The Barnstable Mutual Ins. Co. (Yarmouth Port, Mass.) has succeeded in the Cape Cod P&C market, where many others have failed. But given the limitations of the carrier's policy administration system, they've been working hard as well as working smart.
Currently every policy application sent to the company by its independent agent distribution force must be manually processed. "Typically applications are faxed, so a CSR has to sit in front of a PC and key in all of the information," relates John DeMello, vice president and treasurer. That manual intensiveness extends to the carrier's underwriter as well. "Right now we manually check the distance to the coast on every new piece of business, because we have restrictions and wind deductions based on that metric," DeMello adds. "Our underwriter checks every single policy for silly things - maybe the agent just forgot to write down a certain piece of information; the underwriter has to put that aside and call the agent to clarify.
If these limitations weren't enough, the platform was also unlikely to be supported within the next few years. With all that in mind, the Barnstable researched available options and signed a five-year contract with Wyncote, Pa.-based IDP to implement the vendor's Web-based Acies/one P&C insurance system in July.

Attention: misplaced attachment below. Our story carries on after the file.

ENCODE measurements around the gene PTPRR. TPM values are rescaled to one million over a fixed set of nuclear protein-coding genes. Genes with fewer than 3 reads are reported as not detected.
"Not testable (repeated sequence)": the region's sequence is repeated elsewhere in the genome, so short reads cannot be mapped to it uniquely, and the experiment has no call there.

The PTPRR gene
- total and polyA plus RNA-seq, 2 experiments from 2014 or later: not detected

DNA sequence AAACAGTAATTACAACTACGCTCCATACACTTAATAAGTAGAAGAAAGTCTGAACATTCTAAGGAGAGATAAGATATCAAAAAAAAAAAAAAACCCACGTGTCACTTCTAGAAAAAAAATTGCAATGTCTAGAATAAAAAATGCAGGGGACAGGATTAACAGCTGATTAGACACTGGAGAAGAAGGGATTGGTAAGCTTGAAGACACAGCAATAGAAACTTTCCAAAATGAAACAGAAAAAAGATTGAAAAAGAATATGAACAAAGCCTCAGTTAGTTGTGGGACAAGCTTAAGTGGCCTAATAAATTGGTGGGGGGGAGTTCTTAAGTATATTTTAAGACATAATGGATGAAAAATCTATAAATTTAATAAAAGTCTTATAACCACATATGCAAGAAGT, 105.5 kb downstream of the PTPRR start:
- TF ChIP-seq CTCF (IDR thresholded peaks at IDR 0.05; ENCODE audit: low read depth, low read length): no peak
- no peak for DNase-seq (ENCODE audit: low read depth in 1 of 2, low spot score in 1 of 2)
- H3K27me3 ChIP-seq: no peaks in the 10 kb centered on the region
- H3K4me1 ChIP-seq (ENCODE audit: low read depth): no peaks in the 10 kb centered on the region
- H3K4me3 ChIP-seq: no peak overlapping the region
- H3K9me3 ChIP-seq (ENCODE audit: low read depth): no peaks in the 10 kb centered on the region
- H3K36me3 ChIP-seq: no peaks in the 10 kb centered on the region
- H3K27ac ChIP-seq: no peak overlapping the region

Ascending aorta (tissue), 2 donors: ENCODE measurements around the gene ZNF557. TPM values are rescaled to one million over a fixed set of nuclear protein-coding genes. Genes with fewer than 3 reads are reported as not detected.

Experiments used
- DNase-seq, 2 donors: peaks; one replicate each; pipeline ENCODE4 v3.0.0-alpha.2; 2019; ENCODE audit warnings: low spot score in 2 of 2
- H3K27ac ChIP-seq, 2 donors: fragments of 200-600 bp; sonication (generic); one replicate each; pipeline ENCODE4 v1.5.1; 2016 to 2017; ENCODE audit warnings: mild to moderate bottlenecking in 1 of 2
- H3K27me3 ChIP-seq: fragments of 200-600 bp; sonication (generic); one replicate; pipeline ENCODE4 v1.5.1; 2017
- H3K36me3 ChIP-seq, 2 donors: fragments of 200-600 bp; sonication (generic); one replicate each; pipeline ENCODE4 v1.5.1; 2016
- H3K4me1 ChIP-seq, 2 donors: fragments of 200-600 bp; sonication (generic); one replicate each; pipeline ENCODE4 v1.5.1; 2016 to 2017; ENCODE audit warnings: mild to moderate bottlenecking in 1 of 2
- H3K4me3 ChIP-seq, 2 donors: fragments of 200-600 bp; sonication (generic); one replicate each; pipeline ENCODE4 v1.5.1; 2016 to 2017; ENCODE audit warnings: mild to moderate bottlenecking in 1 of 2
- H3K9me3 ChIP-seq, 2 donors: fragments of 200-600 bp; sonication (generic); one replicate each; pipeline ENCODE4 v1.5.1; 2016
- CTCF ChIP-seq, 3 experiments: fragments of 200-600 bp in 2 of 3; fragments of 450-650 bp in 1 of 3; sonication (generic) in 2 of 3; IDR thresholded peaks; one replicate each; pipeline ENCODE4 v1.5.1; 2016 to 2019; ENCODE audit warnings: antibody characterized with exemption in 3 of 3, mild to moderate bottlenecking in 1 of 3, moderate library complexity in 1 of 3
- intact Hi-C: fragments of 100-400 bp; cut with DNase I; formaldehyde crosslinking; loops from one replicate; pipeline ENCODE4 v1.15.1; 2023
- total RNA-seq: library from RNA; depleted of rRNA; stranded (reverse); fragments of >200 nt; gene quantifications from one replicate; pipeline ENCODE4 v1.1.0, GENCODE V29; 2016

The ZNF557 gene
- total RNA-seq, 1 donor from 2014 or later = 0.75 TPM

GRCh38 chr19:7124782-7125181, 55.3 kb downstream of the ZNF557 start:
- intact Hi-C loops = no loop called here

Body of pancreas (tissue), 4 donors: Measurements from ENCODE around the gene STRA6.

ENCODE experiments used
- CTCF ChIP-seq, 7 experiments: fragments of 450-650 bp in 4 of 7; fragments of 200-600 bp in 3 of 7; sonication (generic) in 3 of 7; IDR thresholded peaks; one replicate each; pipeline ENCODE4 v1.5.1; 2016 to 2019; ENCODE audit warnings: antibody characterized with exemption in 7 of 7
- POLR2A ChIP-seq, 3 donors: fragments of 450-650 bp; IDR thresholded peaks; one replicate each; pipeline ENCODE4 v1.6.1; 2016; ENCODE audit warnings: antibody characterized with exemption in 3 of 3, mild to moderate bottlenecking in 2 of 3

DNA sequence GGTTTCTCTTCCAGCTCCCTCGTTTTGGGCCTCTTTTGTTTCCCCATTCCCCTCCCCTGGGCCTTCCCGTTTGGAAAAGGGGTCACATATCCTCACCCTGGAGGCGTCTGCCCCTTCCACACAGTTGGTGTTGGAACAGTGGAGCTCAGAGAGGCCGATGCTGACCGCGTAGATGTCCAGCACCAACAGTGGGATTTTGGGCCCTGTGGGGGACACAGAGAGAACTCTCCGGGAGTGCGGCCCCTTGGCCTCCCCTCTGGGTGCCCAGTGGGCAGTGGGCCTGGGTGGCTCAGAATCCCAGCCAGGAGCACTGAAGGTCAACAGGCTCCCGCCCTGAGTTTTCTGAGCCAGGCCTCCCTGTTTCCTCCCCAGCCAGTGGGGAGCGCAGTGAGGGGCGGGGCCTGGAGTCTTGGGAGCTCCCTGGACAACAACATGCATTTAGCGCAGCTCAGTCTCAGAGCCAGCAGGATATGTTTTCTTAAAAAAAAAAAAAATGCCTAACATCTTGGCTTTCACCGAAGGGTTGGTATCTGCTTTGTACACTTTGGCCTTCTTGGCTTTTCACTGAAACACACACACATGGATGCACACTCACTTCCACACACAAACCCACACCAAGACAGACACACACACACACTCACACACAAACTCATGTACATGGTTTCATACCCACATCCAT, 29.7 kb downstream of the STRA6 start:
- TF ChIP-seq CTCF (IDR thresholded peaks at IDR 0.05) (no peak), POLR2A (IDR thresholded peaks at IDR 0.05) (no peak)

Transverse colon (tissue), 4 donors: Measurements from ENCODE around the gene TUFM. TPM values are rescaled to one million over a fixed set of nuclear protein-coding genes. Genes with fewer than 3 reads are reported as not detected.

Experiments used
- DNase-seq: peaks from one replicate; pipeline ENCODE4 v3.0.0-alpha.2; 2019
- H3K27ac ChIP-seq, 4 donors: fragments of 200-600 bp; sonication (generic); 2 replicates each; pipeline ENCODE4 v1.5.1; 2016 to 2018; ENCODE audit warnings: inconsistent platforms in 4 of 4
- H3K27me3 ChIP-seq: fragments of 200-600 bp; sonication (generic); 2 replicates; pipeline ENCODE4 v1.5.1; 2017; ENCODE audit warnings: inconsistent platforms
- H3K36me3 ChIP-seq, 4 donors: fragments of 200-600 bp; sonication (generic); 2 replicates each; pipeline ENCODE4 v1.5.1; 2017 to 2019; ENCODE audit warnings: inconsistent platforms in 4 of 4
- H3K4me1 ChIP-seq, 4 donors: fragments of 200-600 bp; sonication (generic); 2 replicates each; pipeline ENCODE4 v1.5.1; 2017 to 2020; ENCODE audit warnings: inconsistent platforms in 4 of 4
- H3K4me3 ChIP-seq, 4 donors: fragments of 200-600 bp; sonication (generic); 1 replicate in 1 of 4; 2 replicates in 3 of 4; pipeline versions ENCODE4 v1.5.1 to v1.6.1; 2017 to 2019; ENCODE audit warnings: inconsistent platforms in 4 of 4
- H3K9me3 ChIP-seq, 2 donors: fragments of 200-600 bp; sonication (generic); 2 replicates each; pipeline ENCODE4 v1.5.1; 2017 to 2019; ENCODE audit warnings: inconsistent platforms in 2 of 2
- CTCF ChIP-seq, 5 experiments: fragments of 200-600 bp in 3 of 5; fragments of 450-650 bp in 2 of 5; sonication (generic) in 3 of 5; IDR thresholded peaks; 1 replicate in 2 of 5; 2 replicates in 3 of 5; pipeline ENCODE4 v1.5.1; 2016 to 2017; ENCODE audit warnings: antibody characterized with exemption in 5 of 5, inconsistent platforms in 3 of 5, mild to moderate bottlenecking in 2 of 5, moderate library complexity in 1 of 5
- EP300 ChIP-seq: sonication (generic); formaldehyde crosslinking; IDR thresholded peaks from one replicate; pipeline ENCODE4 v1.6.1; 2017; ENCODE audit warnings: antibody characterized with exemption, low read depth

One key criterion that the Acies/one system met was that of having an open-source database. "We didn't want something where we couldn't see and manage our own data," DeMello explains. With the new system, he says, "if we're interested in seeing any aspect of our book of business, we can query it with a simple report writer."
It was also critical that IDP could provide its solution on an ASP basis, since the ten-employee Barnstable lacks IT staff.
From a strategic point of view, the Web-based system supports the way the Barnstable wants to work with its agents, and vice versa - at least for a significant number of them. "Over the longer term our business model is for agents to go in and self-service their policies - entering new policies and making changes to existing ones - directly over the Web," DeMello says. "And we also plan to have built in underwriting controls in place so that our underwriters don't have to review everything manually." In that respect, DeMello says the firm will be helped by Acies/one's SURE Underwriting feature, which allows users to build sets of rules to govern how policies are initially underwritten, as well as renewed. Also, the system's Risk Meter automatically validates or questions policies according to parameters such as a property's distance from the ocean.
Anthony O'Donnell has covered technology in the insurance industry since 2000, when he joined the editorial staff of Insurance & Technology. As an editor and reporter for I&T and the InformationWeek Financial Services of TechWeb he has written on all areas of information ... View Full Bio